On Wed, Apr 25, 2012 at 7:37 PM, Richard Elling
<richard.ell...@gmail.com> wrote:
> On Apr 25, 2012, at 3:36 PM, Nico Williams wrote:
> > I disagree vehemently.  automount is a disaster because you need to
> > synchronize changes with all those clients.  That's not realistic.
> Really?  I did it with NIS automount maps and 600+ clients back in 1991.
> Other than the obvious problems with open files, has it gotten worse since
> then?

Nothing's changed.  Automounter + data migration -> rebooting clients
(or close enough to rebooting).  I.e., outage.

> Storage migration is much more difficult with NFSv2, NFSv3, NetWare, etc.

But not with AFS.  And spec-wise not with NFSv4 (though I don't know
if/when all NFSv4 clients will properly support migration, just that
the protocol and some servers do).

> With server-side, referral-based namespace construction that problem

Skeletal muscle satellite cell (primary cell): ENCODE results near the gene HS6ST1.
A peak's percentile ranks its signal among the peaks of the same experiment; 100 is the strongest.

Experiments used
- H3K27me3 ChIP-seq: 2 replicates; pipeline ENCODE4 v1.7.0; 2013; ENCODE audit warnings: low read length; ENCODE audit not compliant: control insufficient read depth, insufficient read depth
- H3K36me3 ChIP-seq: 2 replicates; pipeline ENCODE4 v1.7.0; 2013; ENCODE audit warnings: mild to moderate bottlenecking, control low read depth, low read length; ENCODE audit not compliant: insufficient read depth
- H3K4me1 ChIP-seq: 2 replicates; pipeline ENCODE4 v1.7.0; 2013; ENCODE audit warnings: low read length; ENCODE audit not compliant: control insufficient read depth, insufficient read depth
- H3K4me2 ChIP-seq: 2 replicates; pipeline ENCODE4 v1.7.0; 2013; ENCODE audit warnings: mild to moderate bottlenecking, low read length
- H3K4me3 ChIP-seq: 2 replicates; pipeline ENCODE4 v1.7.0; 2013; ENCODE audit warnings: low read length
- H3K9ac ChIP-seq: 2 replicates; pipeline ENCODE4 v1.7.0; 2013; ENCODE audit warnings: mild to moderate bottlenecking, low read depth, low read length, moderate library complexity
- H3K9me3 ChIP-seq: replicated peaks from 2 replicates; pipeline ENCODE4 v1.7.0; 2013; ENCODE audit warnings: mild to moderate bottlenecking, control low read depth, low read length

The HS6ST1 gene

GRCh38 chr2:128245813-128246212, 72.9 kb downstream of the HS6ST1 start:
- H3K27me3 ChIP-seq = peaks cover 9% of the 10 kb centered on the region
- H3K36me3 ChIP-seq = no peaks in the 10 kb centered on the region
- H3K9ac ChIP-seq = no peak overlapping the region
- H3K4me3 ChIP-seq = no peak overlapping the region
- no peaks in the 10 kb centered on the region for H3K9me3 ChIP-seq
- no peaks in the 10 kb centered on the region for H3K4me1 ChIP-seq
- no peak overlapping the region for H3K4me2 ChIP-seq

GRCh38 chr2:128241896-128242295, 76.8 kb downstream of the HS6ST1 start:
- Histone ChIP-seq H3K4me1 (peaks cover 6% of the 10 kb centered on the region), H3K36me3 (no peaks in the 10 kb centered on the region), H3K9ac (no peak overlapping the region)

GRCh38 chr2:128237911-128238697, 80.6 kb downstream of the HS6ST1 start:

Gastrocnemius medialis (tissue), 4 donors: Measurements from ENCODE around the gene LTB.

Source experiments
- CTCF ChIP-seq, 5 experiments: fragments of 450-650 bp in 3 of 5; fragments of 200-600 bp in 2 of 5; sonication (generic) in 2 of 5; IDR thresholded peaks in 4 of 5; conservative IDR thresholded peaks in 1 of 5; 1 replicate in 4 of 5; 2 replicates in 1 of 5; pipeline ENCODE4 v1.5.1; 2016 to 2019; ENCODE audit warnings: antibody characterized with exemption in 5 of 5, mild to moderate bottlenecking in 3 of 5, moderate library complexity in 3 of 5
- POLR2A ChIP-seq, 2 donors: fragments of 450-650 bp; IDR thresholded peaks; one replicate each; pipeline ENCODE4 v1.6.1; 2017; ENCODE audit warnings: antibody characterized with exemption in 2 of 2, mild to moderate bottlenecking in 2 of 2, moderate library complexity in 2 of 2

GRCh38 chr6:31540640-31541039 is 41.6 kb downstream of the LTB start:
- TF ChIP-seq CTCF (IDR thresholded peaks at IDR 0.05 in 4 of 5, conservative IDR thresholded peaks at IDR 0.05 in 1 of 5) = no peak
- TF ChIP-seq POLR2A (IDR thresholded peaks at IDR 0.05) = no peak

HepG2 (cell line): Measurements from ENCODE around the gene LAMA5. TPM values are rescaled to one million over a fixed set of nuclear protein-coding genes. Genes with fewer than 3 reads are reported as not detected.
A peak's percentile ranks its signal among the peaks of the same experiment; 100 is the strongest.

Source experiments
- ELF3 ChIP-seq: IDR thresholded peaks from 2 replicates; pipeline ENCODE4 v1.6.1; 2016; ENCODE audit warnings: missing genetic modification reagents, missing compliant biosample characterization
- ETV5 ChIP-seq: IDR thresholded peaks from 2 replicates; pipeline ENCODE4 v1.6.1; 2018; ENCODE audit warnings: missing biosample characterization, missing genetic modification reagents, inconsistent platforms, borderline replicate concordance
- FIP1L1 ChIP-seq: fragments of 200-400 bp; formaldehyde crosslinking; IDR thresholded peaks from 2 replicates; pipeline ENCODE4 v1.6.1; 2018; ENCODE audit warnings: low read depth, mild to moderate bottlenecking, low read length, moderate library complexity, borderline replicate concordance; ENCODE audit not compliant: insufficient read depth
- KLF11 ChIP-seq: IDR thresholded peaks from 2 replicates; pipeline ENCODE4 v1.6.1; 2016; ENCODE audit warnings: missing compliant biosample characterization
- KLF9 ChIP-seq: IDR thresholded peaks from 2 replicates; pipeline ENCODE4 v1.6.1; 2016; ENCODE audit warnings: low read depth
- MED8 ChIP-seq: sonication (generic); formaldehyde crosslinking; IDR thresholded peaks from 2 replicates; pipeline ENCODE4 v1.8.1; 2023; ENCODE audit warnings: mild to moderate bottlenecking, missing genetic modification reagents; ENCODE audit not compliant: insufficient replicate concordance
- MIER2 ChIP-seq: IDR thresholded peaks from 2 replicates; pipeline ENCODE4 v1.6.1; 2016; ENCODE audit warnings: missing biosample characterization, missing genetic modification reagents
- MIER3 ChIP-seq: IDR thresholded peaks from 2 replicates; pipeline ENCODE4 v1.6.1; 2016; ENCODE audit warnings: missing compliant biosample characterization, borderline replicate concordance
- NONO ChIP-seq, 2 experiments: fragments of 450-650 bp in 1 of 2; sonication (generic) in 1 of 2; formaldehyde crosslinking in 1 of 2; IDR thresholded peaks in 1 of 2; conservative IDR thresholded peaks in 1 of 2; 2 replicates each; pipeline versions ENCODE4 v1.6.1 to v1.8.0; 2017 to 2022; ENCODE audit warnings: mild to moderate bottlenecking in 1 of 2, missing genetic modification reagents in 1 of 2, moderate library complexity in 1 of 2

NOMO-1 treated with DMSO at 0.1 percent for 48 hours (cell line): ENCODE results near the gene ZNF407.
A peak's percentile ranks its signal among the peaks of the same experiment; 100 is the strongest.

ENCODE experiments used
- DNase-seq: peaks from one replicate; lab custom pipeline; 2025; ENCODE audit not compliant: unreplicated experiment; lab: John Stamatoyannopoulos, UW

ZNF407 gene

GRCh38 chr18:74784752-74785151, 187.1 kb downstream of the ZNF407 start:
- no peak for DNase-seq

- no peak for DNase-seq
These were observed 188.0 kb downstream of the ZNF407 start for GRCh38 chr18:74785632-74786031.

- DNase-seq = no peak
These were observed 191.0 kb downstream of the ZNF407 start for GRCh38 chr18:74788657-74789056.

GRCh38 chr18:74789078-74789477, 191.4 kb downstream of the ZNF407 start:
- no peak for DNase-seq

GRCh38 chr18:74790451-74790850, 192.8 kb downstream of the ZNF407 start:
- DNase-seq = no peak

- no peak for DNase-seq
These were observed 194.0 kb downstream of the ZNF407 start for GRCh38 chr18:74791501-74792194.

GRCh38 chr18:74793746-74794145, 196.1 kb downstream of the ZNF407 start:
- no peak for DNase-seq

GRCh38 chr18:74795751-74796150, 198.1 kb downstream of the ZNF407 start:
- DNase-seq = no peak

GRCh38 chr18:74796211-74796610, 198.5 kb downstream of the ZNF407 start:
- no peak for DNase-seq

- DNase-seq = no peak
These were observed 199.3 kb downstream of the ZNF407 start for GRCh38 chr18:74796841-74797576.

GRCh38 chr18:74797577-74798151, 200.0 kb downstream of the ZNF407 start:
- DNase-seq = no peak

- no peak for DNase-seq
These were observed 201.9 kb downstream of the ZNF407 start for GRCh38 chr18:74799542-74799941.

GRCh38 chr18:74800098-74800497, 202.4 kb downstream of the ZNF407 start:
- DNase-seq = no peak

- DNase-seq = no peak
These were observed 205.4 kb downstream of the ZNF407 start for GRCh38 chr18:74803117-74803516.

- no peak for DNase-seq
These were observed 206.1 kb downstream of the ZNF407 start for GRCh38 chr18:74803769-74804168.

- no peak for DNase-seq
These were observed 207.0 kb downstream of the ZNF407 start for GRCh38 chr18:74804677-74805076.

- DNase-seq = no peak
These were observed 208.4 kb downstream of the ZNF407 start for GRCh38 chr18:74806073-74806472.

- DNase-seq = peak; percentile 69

> goes away, and the whole thing can be transparent w.r.t. migrations.


> Agree, but we didn't have NFSv4 back in 1991 :-)  Today, of course, this
> is how one would design it if you had to design a new DFS today.

Indeed, that's why I built an automounter solution in 1996 (that's
still in use, I'm told).  Although to be fair AFS existed back then
and had global namespace and data migration back then, and was mature.
 It's taken NFS that long to catch up...

> >[...]
> Almost any of the popular nosql databases offer this and more.
> The movement away from POSIX-ish DFS and storing data in
> traditional "files" is inevitable. Even ZFS is a object store at its core.

I agree.  Except that there are applications where large octet streams
are needed.  HPC, media come to mind.

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